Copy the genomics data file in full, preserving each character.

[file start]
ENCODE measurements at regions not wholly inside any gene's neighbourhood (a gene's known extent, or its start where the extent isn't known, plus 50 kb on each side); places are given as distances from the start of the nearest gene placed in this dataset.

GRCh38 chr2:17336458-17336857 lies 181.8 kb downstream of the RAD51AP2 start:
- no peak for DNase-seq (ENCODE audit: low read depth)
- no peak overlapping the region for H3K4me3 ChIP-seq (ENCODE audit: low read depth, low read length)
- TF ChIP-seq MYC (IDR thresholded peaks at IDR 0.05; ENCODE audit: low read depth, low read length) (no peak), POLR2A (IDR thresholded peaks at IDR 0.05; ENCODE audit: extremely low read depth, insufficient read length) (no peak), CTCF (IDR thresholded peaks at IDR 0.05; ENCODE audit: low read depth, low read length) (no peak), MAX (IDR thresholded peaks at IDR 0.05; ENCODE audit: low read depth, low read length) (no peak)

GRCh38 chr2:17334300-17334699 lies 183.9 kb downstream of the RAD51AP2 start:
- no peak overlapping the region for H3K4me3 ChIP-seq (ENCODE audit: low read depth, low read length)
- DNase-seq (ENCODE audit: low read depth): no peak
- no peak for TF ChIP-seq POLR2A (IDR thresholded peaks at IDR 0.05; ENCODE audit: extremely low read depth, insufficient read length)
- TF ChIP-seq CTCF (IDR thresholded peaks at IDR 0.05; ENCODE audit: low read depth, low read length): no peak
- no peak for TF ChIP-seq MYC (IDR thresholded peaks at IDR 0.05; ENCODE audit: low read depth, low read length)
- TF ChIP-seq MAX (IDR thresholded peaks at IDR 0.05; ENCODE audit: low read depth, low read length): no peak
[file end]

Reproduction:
ENCODE measurements at regions not wholly inside any gene's neighbourhood (a gene's known extent, or its start where the extent isn't known, plus 50 kb on each side); places are given as distances from the start of the nearest gene placed in this dataset.

GRCh38 chr2:17336458-17336857 lies 181.8 kb downstream of the RAD51AP2 start:
- no peak for DNase-seq (ENCODE audit: low read depth)
- no peak overlapping the region for H3K4me3 ChIP-seq (ENCODE audit: low read depth, low read length)
- TF ChIP-seq MYC (IDR thresholded peaks at IDR 0.05; ENCODE audit: low read depth, low read length) (no peak), POLR2A (IDR thresholded peaks at IDR 0.05; ENCODE audit: extremely low read depth, insufficient read length) (no peak), CTCF (IDR thresholded peaks at IDR 0.05; ENCODE audit: low read depth, low read length) (no peak), MAX (IDR thresholded peaks at IDR 0.05; ENCODE audit: low read depth, low read length) (no peak)

GRCh38 chr2:17334300-17334699 lies 183.9 kb downstream of the RAD51AP2 start:
- no peak overlapping the region for H3K4me3 ChIP-seq (ENCODE audit: low read depth, low read length)
- DNase-seq (ENCODE audit: low read depth): no peak
- no peak for TF ChIP-seq POLR2A (IDR thresholded peaks at IDR 0.05; ENCODE audit: extremely low read depth, insufficient read length)
- TF ChIP-seq CTCF (IDR thresholded peaks at IDR 0.05; ENCODE audit: low read depth, low read length): no peak
- no peak for TF ChIP-seq MYC (IDR thresholded peaks at IDR 0.05; ENCODE audit: low read depth, low read length)
- TF ChIP-seq MAX (IDR thresholded peaks at IDR 0.05; ENCODE audit: low read depth, low read length): no peak